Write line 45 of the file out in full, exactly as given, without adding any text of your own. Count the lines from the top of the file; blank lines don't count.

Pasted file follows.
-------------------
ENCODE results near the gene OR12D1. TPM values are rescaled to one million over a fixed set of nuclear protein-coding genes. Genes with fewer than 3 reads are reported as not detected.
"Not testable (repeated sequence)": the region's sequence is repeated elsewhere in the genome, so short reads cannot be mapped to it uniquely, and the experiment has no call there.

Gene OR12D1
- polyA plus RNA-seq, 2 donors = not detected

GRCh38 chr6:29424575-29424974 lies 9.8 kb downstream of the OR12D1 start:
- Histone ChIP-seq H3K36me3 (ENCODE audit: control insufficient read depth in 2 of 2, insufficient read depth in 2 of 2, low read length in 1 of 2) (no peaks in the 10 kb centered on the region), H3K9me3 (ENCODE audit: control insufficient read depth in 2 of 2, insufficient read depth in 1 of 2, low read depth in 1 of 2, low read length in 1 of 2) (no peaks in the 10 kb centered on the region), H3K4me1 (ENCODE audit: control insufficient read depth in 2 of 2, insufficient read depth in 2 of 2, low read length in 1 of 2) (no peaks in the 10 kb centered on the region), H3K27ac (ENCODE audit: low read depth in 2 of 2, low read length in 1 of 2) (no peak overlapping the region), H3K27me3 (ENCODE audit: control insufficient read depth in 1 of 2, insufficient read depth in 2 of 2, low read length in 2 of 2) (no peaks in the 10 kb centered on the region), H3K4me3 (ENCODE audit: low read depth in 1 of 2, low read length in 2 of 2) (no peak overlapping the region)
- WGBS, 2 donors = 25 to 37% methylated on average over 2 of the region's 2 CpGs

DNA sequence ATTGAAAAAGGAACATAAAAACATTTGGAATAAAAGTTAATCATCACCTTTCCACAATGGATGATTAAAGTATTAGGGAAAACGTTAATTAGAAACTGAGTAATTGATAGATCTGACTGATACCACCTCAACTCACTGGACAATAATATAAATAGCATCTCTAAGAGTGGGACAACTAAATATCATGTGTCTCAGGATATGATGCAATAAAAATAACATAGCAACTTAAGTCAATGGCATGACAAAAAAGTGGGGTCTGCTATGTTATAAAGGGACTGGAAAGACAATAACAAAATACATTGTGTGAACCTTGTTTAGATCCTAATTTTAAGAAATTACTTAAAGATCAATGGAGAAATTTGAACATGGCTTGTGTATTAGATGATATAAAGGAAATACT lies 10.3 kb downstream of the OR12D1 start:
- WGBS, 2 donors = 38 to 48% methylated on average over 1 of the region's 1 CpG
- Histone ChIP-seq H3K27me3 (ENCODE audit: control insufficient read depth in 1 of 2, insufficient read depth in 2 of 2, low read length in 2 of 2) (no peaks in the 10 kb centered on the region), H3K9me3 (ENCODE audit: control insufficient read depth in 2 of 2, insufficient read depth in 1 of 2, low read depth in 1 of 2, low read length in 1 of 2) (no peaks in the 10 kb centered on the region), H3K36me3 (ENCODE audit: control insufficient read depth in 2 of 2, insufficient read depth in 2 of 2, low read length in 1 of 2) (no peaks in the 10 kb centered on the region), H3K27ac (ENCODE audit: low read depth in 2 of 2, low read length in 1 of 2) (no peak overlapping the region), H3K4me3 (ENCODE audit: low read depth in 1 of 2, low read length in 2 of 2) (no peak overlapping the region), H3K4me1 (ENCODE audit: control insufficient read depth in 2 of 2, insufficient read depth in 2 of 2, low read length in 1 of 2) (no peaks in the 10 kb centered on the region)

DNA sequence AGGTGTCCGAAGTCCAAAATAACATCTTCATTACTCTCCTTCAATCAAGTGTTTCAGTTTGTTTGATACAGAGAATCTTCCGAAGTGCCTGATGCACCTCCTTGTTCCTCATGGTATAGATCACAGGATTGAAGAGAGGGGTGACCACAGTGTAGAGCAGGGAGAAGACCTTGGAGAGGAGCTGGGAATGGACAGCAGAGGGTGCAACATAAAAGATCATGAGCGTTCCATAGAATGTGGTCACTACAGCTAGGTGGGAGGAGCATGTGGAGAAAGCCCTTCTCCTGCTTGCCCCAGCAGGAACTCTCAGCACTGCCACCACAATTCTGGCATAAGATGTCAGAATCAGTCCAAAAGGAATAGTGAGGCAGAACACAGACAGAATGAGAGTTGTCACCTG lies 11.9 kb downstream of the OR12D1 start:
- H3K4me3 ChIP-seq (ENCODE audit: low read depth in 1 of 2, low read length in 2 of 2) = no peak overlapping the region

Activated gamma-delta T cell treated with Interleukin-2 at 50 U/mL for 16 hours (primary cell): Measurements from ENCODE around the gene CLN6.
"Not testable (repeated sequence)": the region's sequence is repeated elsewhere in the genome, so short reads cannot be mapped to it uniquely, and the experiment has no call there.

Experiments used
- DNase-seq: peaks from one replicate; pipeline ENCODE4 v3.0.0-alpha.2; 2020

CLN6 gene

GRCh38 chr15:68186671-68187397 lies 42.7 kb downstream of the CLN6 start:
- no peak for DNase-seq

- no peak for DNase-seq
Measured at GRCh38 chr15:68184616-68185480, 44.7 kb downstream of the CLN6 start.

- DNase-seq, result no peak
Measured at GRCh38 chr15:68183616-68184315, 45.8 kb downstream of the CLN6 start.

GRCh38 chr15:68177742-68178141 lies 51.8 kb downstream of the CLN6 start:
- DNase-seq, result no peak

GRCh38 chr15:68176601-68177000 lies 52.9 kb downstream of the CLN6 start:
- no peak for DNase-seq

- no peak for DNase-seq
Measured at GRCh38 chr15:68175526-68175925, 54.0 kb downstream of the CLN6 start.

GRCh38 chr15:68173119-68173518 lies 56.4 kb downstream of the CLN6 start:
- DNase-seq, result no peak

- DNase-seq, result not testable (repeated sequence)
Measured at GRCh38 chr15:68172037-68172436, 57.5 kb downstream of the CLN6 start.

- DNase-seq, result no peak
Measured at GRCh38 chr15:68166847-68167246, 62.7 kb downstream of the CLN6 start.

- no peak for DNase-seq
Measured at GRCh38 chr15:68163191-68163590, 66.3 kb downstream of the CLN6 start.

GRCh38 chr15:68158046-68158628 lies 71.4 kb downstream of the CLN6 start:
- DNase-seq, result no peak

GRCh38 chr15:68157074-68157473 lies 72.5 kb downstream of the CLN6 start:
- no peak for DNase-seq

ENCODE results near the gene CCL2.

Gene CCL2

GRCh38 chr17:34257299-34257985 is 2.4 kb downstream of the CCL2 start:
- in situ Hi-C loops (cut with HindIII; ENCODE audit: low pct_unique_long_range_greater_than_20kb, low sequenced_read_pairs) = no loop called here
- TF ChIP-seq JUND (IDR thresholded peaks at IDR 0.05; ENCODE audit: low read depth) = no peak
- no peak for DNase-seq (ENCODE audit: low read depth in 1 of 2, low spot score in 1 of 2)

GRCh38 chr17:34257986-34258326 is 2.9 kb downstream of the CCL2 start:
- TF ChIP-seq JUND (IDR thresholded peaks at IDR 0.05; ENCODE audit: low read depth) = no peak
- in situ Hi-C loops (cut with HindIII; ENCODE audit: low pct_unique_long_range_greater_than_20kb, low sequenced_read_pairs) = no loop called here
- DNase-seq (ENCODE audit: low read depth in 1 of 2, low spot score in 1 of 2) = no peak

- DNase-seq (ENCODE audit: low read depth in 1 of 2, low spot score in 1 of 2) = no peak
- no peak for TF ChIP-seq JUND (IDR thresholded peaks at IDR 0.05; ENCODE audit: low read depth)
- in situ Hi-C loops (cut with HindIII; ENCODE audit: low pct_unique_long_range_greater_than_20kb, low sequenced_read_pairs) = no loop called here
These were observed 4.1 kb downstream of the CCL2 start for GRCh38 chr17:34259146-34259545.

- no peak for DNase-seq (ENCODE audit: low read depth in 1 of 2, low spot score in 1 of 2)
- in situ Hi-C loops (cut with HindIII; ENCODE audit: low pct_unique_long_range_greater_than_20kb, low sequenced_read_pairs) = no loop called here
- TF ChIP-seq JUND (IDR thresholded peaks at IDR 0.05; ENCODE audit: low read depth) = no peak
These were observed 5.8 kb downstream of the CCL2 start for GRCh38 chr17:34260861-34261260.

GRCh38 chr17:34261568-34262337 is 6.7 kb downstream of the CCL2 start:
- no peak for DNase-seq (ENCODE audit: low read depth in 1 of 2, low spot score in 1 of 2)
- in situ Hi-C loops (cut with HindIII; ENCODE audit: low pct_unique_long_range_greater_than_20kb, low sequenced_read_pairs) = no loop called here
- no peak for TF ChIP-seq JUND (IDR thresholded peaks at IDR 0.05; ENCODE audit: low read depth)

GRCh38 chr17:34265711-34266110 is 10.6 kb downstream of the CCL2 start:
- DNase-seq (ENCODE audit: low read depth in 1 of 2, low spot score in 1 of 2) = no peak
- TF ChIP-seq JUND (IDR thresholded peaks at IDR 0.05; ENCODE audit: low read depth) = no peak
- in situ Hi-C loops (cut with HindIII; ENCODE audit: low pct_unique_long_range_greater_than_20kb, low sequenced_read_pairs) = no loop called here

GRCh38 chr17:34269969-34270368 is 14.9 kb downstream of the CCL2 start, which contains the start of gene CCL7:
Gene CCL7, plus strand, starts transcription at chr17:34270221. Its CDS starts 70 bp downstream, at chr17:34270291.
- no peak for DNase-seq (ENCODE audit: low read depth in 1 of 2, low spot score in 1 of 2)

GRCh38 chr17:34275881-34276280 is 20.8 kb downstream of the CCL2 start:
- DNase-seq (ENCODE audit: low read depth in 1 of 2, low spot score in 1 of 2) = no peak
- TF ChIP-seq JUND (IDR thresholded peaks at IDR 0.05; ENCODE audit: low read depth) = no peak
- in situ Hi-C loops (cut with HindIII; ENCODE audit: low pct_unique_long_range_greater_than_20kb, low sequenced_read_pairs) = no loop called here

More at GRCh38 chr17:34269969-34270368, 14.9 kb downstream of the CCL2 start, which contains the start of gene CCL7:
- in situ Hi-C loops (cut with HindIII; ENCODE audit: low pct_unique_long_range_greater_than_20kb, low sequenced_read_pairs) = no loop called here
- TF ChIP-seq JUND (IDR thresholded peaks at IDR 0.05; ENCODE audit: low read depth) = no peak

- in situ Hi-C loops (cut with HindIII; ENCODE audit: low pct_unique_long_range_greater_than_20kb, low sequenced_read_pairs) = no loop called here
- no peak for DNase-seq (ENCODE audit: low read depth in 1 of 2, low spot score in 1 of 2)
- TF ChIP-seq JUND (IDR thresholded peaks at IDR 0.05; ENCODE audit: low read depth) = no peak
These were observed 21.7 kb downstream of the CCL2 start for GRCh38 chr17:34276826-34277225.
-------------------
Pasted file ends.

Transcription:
- in situ Hi-C loops (cut with HindIII; ENCODE audit: low pct_unique_long_range_greater_than_20kb, low sequenced_read_pairs) = no loop called here